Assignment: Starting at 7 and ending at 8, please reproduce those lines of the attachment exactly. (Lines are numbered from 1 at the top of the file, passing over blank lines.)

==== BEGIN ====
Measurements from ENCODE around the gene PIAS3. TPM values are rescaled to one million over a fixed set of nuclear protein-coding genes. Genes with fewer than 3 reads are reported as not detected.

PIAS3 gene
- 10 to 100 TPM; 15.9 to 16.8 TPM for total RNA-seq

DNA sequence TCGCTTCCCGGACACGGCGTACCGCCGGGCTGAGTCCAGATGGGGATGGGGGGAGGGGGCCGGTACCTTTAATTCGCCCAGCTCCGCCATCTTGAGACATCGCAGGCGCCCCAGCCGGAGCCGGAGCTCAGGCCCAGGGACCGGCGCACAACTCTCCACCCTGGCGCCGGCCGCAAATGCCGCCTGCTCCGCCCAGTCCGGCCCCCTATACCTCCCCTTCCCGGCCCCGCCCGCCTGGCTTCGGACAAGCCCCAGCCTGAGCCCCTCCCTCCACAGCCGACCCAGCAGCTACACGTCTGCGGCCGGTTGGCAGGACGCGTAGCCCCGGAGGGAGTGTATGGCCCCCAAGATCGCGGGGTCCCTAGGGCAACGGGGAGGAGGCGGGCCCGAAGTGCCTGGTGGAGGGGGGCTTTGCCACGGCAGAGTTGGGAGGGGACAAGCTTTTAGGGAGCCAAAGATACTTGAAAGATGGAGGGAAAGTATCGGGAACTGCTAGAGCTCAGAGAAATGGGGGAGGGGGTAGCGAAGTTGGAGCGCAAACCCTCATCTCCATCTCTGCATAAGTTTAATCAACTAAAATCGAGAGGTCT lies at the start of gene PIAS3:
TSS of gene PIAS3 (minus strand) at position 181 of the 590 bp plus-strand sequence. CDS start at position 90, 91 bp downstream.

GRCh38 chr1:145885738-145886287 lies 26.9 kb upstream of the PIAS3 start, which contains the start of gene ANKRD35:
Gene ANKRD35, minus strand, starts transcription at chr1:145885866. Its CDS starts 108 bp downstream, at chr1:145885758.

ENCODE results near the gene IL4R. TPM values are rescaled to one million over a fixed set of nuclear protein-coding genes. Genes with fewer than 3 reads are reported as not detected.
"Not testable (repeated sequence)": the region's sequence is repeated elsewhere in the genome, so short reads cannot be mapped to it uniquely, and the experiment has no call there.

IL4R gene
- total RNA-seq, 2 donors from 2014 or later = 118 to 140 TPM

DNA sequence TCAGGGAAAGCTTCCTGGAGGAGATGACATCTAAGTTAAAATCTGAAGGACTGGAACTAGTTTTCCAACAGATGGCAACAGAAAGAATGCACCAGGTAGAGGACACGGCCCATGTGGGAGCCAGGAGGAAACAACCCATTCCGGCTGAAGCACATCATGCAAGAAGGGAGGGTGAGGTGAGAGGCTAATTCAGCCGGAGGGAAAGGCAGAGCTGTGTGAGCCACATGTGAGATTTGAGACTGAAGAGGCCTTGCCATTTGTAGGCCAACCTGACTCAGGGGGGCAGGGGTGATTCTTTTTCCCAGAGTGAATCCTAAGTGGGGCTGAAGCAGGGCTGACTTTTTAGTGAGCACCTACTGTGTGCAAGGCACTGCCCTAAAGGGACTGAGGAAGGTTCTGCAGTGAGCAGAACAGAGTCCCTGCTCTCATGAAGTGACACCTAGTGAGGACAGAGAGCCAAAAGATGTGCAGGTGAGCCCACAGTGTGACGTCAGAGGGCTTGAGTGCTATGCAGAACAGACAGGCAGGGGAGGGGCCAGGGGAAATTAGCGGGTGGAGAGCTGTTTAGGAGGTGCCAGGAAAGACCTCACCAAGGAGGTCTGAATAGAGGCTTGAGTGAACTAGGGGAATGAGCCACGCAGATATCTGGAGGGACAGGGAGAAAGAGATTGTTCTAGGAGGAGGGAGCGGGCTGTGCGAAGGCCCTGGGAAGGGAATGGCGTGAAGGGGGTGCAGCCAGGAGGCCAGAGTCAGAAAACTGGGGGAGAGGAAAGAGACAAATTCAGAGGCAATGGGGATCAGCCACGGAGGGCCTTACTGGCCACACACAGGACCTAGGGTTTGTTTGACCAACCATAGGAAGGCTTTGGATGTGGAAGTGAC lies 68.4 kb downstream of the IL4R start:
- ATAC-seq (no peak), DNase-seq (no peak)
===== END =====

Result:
Gene ANKRD35, minus strand, starts transcription at chr1:145885866. Its CDS starts 108 bp downstream, at chr1:145885758.

ENCODE results near the gene IL4R. TPM values are rescaled to one million over a fixed set of nuclear protein-coding genes. Genes with fewer than 3 reads are reported as not detected.